CHARLESTON, W.Va. — A former leader of a national political organization is spending this week at the University of Charleston and speaking to classes about the United States electoral system.

Nancy Tate, who was executive director of the League of Women Voters from 2000 to 2015, spoke to around 90 people Tuesday evening about the multiple factors that can affect election results, including the voters themselves, how congressional districts are formed and the power of political parties.

Tate currently serves as co-chair of the 2020 Women’s Voter Centennial Initiative, which is aimed at recognizing the 100th anniversary of the ratification of the 19th Amendment to the Constitution.

Her visit is part of the Woodrow Wilson Visiting Fellows program, which allows leaders from various fields the opportunity to visit institutions and take part in a week’s worth of classes and workshops.

“It offers people like me who are not academics but have expertise in various fields that various of the smaller colleges and universities might want to bring to campus,” Tate said.

“People think they know how (the election system) works, but mostly they think about the candidates they see. There are a lot of factors that impact the outcomes that are much less well known.”

According to Tate, the League of Women’s Voters has focused its attention in recent years on gerrymandering and voter suppression. She explained to the audience Tuesday evening how gerrymandering — when congressional and state legislative districts are drawn to favor one party — shifts the focus from the general election to the primary as the minority party has little chance to win the seat in the general election and may not even put up a candidate.

“You draw the line so all the people around you are people just like you,” she said. “So many House of Representatives seats are not competitive for that reason. It’s mostly all Republicans in a district or all Democrats.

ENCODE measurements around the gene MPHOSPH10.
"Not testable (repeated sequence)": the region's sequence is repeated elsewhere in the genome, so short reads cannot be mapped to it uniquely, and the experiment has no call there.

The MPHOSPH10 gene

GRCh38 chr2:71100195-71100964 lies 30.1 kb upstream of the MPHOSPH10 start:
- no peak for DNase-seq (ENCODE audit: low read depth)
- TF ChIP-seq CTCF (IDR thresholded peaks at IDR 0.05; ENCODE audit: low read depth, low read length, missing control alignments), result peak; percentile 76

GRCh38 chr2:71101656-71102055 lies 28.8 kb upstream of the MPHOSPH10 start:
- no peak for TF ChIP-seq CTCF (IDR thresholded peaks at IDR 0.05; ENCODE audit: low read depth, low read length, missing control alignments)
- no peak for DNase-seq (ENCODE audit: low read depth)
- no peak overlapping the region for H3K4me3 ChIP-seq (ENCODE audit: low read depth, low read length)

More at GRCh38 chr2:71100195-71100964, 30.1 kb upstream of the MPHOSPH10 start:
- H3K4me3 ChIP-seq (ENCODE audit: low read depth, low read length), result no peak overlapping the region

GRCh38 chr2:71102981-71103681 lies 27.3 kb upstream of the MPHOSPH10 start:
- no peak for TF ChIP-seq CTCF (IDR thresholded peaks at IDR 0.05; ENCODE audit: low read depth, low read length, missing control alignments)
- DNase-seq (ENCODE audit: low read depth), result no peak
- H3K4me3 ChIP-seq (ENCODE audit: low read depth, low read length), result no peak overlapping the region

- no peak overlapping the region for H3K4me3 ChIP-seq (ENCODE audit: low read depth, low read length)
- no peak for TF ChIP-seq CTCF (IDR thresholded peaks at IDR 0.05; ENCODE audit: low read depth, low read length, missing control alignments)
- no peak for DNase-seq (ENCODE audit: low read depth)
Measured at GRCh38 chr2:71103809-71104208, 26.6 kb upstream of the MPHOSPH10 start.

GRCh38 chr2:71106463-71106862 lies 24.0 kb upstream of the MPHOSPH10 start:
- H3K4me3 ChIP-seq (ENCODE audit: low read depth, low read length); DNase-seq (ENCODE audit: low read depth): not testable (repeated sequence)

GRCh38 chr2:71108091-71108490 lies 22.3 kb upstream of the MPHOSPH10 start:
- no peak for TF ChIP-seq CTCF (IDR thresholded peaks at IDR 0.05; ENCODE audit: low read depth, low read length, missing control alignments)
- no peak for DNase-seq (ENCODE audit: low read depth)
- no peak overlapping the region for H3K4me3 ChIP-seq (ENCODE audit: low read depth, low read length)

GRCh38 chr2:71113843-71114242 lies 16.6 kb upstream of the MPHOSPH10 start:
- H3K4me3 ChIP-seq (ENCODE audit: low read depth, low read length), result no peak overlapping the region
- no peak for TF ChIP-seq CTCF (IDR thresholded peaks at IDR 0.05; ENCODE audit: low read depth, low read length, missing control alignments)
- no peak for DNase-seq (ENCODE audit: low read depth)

“Then you send people to Congress who are at the far edges of their parties, and then you should not be surprised that they don’t get along at all.”

Tate said regarding voter suppression, there are multiple efforts made to stop voters from certain groups from successfully voting.

“Whether you can register online or not, which some states do not,” she noted as one way states limit the number of voters.

“How many days of early voting for people who can’t take off a lot of time on Election Day. Some states have started limiting it or they’ve taken it where it’s only on a weekend.”

She added West Virginia would be in “somewhere in the middle” in allowing voters to register, noting the availability of online registration as a positive.

“Some states have clearly made it harder for some groups, who consistently are younger people, people of color and low-income people,” she said. “(States are) coming up with procedural practices that actually makes it harder for them to register. If you’re not registered, you can’t vote. It’s easier if you don’t let people into the process.”

Tate said people need to vote in elections, but also understand the election process.

“Here we are at a university where students will decide where they are going to vote to get registered,” she said. “It’s important to know what you’re doing and what these laws are. Of course, you also need to know about the candidates and the issues.”

Tate will be speaking to students through Thursday, and will attend a University Builders breakfast that morning.

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